For the last week or so, we’ve been keeping an anxious watch on the weather forecast, hoping for a day when it would be warm enough and clear enough to peek into the hives.
We were in New York last week — the state, not the city — and it was too cold out to open the colonies before we left to make sure they had enough food for when we were gone. When we got home, the temperatures continued to hover in the upper 20s and 30s F.
The weather finally cleared yesterday, with temps climbing to the mid 40s, still a little cool to pop the top. Thus, we were quite relieved to see bees flying from all five hives.
Today, as predicted, we got sunshine and 50s and were finally able to peek in to check the food situation, add bits of pollen patties (to supplement the limited amount coming in), and treat the bees with DFM (honey bee probiotics).
Even better, we managed to find brood in all but one hive.
To remind you of our set-up, imagine the two pictures below side by side with the top photo on the right and the bottom one on the left. That’s what our apiary looks like — three hives on one hive stand, and two on the other. (Or you can go to this blog post for the full picture.) We refer to them by number, 1-5, with 1 being the far right one (pink lid with black wrap) and 5 being the one in the greenish-grey insulation box.
It’s quite easy to get into the hives inside the foam insulation boxes because the foam is basically a larger box around the hive, and can simply be lifted off. The hives in the black wraps are a little more complicated, especially the middle black-wrapped one.
That one is actually wrapped with a foam-backed plastic, held together with tape and tacks. The other two black ones are “Bee Cozies,” an improved version of the wrap. The cozies are basically a tube of foam-backed plastic that you scootch down over the hives. They are slightly easier to work with than the ones that truly require actual wrapping.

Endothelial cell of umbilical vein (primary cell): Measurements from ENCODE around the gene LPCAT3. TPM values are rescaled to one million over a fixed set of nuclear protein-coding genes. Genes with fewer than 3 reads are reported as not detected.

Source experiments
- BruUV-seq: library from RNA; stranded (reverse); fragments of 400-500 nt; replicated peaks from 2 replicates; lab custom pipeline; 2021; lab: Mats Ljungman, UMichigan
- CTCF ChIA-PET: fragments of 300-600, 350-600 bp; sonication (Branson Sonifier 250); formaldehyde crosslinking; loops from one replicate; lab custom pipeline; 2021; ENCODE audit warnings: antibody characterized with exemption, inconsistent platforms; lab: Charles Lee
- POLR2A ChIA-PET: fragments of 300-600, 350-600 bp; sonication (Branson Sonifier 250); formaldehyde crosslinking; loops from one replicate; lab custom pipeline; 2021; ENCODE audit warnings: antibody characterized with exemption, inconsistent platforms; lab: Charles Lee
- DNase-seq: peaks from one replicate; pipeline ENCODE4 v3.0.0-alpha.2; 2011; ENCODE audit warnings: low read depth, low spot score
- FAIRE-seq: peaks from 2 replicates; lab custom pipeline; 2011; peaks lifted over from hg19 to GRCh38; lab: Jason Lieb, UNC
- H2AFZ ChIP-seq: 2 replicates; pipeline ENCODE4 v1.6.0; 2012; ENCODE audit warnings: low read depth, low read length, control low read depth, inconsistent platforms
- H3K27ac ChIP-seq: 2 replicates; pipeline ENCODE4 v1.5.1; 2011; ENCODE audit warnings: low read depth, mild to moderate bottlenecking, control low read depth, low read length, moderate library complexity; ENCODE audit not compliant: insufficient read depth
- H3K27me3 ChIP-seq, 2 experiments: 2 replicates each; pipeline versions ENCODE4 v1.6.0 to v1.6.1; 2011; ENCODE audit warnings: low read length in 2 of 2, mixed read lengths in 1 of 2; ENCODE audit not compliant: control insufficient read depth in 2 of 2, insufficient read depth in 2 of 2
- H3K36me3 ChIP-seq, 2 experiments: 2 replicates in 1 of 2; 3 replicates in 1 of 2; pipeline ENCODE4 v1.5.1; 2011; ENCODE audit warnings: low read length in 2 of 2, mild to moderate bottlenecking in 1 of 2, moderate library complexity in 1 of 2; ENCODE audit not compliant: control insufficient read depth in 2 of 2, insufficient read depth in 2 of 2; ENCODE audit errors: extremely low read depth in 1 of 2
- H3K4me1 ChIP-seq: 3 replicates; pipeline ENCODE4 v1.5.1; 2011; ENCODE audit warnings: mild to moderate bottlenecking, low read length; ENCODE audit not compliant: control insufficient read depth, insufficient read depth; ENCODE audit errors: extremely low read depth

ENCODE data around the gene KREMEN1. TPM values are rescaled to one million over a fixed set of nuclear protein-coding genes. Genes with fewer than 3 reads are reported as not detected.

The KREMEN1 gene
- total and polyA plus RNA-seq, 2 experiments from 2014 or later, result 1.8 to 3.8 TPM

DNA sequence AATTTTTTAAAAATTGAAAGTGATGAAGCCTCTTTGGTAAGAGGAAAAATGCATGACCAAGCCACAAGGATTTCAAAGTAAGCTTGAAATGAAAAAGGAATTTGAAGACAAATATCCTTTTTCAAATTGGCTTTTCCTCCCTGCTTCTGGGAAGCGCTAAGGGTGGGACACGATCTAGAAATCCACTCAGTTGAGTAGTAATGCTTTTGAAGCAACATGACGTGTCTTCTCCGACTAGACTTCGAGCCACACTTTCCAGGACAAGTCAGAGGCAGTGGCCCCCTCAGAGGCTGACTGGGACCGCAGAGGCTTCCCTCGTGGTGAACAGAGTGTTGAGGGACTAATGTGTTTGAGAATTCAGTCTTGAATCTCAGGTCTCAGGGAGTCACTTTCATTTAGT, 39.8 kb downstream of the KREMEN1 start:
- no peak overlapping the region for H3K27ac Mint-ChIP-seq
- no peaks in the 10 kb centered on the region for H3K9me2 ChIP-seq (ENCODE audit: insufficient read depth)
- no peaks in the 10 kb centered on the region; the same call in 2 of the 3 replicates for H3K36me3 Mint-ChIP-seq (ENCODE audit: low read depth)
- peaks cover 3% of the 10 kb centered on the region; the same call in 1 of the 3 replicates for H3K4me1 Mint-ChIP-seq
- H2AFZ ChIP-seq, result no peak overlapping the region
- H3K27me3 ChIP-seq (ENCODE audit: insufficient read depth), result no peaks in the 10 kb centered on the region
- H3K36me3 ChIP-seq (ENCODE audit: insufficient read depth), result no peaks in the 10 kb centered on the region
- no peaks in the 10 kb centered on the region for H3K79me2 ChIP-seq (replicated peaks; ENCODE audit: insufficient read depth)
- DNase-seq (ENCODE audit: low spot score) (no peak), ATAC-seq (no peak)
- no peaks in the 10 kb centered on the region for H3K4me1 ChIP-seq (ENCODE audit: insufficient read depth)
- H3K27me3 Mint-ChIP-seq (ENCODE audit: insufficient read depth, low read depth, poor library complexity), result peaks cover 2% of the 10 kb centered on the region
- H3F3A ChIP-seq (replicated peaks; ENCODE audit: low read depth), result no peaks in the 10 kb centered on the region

We were able to find brood in four of our five hives today, most in the medium box on top (often referred to as a honey super), although one had it in the top deep box.
The outlier was #2, the middle black hive — wrapped in the original style hive wrap. Still, the population seems to be increasing — which can’t happen without new bees — and when we looked into the top deep box, there were a lot of bees on the frames. So, most likely the brood is in that deep, which right now we can’t get into because of the way the hive is winterized.
The colony that most concerns us is #3. There are only about two frames of bees, with not much brood, though there is some. So, they’re still queen right. They’re also foraging, and have plenty of food supplies.
I think their problems started because the hive was too moist, and that’s my fault. Initially we were going to use home-made sugar patties as back-up winter food, and my second batch never dried properly. Our mistake was to use them anyway. (For most of the hives, we used the “mountain camp” feeding method.)
When will I learn my lesson?! Moisture kills bees!! I know better than to give them wet food, but we did it anyway, and that hive is paying the price.